I'd like to also ask why location has to be a star rating, that's totally and completely depending upon that guests idea of it being good for them.  I had a guest stay for a visit the local Wildlife Refuge, I'm closest place to it, an yet she gave me 4 stars for location, whilst everyone else has given 5, someone else gave me 4 for value, an entire apt, fully equiped, and I leave fresh baked choco chip cookies for everyone, I'm not just sure what the hell else she expected.

Christopher & Elisa in
Margaret River, Australia
Level 6

Good to see that something is being done to improve the experience for hosts. I’d say this is sorely needed but the changes go nowhere near far enough. They seem to address the extreme cases only.

But what about those guests who are unreasonable and leave unkind reviews, not necessarily terribly bad ones, but nonetheless unfair. Only today we were rated 4 stars overall by a guest. The other 4 was for location. According to them the description of the location was accurate but they thought it too far from the town center (10 min. leisurely walk). If my description was accurate what is the problem, apart from the guest’s perception and why should I be punished for that? How does that warrant a 4 star rating overall?

Last week someone else gave us 4 stars and rated us 4 on all performance markers except cleanliness. The 4 stars for communication are especially jarring considering that their booking email consisted of a full stop (same applies to their ‘review’). Sure, they didn’t need to write anything but wouldn’t it be polite and simply... nice...? Their response to our message re arrival time and check-in was borderline rude and on arrival they didn’t even bother to say ‘hi, I’m so-and-so’. During check-in it was pretty obvious that they were annoyed that they had to deal with me. A week before that we’ve had another pair who must have found meeting the host at the check-in a real imposition - the rated it 2 stars. The overall rating was 4. But we state clearly and repeatedly in our listing that ‘host greets you on arrival’.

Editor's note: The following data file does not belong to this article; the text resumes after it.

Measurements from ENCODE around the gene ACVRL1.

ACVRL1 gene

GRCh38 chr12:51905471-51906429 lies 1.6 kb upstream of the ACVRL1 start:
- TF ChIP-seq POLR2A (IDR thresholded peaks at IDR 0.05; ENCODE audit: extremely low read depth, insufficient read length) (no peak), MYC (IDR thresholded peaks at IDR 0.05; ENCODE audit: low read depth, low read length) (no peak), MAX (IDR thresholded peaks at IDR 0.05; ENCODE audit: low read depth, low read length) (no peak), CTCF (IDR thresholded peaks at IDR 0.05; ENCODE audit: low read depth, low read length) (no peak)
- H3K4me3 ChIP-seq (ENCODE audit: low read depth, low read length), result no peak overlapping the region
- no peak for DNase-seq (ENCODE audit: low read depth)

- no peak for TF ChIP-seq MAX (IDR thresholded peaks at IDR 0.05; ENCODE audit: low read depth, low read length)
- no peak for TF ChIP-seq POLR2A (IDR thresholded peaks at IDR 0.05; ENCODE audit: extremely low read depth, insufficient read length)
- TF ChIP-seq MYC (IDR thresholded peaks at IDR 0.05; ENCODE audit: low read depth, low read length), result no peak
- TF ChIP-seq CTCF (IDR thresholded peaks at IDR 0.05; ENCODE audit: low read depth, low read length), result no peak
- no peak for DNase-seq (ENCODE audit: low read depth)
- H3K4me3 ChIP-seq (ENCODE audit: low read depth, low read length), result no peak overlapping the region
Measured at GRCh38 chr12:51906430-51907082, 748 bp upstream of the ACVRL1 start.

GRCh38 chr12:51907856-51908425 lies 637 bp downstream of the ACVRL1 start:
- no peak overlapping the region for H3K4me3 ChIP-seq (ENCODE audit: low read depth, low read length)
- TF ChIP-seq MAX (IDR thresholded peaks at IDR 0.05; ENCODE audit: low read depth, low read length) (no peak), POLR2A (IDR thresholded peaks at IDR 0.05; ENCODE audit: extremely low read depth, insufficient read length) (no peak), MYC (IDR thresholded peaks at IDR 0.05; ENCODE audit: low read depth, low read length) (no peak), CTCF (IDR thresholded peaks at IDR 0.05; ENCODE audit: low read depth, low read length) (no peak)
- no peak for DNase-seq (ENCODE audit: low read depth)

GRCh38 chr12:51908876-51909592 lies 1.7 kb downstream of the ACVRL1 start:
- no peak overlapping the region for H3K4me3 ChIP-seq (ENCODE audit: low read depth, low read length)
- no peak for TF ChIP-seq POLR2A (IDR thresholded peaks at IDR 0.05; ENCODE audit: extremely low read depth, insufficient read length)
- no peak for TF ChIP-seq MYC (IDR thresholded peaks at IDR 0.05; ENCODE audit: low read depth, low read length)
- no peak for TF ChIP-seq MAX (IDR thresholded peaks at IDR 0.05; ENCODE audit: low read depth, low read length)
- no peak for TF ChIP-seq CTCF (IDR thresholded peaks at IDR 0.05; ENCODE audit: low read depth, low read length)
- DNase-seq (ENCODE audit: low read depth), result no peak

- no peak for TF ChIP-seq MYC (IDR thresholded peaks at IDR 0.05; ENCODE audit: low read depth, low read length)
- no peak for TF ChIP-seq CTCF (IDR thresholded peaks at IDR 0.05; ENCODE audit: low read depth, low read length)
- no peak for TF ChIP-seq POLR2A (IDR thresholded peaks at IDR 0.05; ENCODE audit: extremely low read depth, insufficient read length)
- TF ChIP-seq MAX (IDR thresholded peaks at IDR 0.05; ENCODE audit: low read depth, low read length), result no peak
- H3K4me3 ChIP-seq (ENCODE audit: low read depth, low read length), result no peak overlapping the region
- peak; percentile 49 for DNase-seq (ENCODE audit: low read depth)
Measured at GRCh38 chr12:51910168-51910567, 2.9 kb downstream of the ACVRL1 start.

And that’s the thing that upsets me - if a guest gives me a less than perfect rating for things I state clearly in my listing (there is no stove, we greet you in person) or because their perception of how long a 10 min. walk should be I don’t consider this a fair review. I shouldn’t have to put up with it and the review shouldn’t be left standing, because it’s unreasonable. All I can do is give as much information about my place as possible and if the potential guest doesn’t like what they read they can chose not to book with me. If they do... unless I don’t deliver what I’ve promissed in my listing there is no reason for them to take stars of me. Airbnb changes should address that.

Also, there isn’t really a way to lodge a complaint about these kind of problems. There are just provisions for the extreme cases of fake, hateful or inappropriate content etc. (And Airbnb doesn’t necessarily act anyway if you report a case like that. So that would be the first step anyway - take your hosts’ complaints seriously and act on them.)